"There's a lot of speculation happening," Liz said. "People are wondering if lots of artists are pausing until this gets moved or somewhat resolved, and if Taylor's kind of caused a shift. Everyone knows they're not Taylor Swift, you can't compare apples and oranges. But you can compare how loud her fans are being with how loud your fans are capable of being, and everyone has data points they can access."
That backlash will give artists and their people pause, Liz thinks.
"I'm sure there's lots of teams that are using the data points they do have access to beyond Ticketmaster to prepare themselves for what they're in for when they do go on sale, and they're looking at this example of someone at the highest end of the spectrum, being Taylor's wide-ranging, global audience [who are] willing to fly in to see her shows, and saying, 'OK, we need to be hands-off until there's some kind of resolution for this.'''
There might even be a move towards getting proactive: "If the resolution is 'there's no resolution,' and if you have a concert next year, then you have to get going now, then I'm sure you're going to see people pushing forward."
Taylor Swift's Reputation Tour presale: When Ticketmaster got it right
One tangible solution that Liz believes may be of use is the "boost" system Swift used for her Reputation Stadium Tour in 2017, which was also powered by Ticketmaster.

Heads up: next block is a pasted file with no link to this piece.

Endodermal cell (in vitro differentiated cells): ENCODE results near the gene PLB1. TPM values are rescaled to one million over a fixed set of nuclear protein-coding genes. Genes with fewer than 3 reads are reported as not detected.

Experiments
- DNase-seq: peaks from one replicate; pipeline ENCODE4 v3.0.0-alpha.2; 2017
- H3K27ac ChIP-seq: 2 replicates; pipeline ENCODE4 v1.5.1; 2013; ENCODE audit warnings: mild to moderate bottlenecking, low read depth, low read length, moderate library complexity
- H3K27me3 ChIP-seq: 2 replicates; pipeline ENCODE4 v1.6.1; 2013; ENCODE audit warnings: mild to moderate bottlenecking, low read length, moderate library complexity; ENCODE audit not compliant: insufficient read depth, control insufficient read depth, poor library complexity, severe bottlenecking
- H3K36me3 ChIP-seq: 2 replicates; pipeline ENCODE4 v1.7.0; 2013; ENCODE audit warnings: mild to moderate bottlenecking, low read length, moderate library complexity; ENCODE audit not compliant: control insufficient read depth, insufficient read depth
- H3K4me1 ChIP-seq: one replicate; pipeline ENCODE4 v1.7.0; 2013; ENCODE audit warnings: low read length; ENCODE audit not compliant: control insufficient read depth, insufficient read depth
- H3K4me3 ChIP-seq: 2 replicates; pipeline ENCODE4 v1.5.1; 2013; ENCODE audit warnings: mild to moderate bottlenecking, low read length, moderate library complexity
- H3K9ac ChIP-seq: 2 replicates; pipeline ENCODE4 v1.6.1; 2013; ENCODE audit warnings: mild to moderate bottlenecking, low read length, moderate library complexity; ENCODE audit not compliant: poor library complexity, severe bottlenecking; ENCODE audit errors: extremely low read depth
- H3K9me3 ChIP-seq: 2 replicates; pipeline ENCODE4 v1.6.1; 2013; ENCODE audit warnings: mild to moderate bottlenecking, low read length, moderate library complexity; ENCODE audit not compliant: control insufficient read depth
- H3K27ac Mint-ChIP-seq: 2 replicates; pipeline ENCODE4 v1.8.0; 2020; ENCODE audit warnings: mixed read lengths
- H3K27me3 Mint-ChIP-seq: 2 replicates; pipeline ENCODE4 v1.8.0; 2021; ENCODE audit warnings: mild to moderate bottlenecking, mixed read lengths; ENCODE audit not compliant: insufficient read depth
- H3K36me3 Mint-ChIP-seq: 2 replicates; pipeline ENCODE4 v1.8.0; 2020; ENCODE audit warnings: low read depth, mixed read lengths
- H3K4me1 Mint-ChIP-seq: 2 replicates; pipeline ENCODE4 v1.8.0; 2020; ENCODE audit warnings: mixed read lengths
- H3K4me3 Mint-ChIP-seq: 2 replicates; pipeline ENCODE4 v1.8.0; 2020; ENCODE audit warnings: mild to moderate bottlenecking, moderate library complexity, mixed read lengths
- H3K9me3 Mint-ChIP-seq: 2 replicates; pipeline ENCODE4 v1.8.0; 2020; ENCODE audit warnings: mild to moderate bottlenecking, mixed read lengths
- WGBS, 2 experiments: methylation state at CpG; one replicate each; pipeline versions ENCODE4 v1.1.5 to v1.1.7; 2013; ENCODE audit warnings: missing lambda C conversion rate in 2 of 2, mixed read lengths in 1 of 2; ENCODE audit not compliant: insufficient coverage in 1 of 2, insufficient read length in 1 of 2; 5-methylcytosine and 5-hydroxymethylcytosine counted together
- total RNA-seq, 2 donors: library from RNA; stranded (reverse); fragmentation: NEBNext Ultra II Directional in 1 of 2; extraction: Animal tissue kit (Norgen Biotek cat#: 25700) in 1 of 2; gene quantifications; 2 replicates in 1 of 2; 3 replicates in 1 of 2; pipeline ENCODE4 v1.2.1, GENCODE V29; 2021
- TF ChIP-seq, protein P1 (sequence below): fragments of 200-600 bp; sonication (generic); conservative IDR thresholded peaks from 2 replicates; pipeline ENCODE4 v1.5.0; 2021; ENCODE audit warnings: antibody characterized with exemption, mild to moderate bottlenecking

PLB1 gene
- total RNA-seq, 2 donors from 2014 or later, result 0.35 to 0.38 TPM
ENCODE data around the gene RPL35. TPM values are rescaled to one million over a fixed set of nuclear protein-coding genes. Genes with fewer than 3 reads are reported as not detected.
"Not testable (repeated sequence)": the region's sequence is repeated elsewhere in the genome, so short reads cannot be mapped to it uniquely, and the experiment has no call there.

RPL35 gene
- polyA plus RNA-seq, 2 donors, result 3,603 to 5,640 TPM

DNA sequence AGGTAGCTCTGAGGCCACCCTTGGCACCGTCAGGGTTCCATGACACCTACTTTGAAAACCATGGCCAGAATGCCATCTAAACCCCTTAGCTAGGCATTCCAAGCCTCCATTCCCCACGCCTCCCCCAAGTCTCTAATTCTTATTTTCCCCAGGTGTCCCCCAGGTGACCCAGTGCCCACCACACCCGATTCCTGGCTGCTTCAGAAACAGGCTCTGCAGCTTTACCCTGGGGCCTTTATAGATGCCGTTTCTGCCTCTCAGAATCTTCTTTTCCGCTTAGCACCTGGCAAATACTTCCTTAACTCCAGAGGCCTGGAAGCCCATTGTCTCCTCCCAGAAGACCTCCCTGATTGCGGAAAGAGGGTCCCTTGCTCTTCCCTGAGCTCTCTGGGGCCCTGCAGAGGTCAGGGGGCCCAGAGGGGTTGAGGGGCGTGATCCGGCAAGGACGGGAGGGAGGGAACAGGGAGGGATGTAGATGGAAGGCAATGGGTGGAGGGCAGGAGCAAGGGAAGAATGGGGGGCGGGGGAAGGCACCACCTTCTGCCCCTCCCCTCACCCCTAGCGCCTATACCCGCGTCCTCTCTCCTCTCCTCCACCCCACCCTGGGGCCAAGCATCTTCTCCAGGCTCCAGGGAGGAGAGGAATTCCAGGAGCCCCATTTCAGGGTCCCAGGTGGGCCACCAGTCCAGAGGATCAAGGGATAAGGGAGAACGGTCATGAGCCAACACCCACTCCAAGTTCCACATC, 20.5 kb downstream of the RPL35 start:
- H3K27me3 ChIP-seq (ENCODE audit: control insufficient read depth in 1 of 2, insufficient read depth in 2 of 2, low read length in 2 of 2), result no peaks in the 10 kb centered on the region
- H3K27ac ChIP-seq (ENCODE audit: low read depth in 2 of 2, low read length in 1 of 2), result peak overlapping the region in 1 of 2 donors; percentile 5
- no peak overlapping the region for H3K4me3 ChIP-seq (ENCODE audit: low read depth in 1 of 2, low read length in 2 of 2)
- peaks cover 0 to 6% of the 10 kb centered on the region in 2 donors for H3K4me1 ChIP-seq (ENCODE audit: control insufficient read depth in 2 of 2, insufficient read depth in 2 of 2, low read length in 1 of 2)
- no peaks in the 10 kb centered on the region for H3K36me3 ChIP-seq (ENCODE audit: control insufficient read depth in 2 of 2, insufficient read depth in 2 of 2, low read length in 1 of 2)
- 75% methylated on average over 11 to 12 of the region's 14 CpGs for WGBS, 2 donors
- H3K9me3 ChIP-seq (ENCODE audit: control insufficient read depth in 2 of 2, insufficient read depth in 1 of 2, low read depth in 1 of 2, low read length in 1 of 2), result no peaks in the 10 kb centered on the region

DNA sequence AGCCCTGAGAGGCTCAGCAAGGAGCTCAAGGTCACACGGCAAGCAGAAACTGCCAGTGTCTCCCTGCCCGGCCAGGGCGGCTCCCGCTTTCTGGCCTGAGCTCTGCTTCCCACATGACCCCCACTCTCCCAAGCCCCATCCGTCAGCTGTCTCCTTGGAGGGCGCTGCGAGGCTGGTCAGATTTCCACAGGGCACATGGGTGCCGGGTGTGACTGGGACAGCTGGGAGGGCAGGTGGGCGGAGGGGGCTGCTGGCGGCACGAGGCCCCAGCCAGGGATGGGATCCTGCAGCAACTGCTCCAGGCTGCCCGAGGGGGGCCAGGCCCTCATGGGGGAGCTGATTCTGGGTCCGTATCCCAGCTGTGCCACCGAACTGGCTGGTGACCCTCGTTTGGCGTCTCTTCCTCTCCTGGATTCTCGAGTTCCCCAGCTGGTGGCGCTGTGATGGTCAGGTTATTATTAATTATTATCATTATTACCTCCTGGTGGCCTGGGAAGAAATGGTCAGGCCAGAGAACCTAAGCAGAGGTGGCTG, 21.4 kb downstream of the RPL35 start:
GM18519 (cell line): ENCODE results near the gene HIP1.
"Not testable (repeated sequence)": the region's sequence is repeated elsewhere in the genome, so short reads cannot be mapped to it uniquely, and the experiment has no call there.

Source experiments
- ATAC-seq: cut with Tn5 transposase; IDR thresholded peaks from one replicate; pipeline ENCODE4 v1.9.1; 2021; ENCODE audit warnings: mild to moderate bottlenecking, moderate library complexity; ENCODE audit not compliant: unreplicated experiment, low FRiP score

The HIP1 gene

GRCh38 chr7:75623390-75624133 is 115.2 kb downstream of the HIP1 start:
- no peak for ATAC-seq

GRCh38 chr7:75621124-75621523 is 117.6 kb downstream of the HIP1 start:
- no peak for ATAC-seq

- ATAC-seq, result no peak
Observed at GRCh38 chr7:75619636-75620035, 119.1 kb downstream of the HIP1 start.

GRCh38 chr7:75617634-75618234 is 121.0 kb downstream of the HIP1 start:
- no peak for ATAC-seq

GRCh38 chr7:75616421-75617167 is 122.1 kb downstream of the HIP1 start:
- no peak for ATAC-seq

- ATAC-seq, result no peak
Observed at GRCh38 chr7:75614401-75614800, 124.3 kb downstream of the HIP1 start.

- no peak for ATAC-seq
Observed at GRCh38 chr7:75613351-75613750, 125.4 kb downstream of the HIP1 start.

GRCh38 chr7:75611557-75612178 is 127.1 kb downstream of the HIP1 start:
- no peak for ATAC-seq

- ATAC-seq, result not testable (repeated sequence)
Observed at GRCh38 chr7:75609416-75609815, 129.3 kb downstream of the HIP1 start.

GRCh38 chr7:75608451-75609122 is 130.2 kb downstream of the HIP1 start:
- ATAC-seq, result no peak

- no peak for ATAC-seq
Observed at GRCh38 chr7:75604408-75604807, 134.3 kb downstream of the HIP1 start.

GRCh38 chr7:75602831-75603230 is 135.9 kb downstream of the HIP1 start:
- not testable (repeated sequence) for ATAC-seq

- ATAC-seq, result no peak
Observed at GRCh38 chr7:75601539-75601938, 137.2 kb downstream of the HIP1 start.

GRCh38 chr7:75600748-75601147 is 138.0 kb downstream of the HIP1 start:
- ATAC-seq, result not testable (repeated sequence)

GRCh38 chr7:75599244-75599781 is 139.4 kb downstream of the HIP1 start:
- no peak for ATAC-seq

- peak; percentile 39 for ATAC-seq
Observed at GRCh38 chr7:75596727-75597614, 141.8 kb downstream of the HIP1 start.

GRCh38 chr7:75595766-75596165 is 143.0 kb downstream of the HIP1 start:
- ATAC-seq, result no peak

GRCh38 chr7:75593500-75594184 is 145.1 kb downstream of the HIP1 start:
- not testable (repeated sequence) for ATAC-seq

It saw the vendor utilize its Verified Fan presale program in efforts to get tickets in the hands of fans for the Reputation Stadium Tour – not bots or ticket brokers. That was a welcome change, given that Ticketmaster now reserves 90% of tickets selectively for brokers, radio stations, credit card companies, and more, according to Variety. Fans were able to participate in "boost activities," such as streaming Reputation, watching music videos of songs from the album, or purchasing merchandise from Swift's online store to increase their chances of snagging presale tickets.
"The boost system for the Reputation Tour was effective, it was interesting, it was different, and it really forced the groupies, the superfans, those diehards to commit to the tickets that they wanted, and no one really knows why they phased that out, because it did work in terms of the fan experience [and] getting tickets in the hands of fans," Liz explained.
"That's something that people would love to see brought back, I would love to see [it] brought back, especially for Beyoncé. Beyond that, it's really hard to say [because of] the ambiguity of dynamic pricing and what say artists do or don't have over that system when they're signing that contract with Ticketmaster."
You can only hope, as Liz does, that Beyoncé's team has communicated with Swift's to better understand what happened from their point of view before they roll out official tour dates and launch a presale of their own.
Why does it matter? It matters because all these failures are staining what should be a beautiful human experience, as Liz pointed out. "Music is art, and art deserves to be recognized and celebrated," she told TAG24.
"Art is community, and concerts are that manifestation of community. And it's disappointing when a moment that should be about the art, and should be about the experience of the art, becomes a moment like this where everyone is disappointed."
Cover photo: Collage: Courtesy of Liz Duff / Matt Winkelmeyer & Kevin Winter / GETTY IMAGES NORTH AMERICA / Getty Images via AFP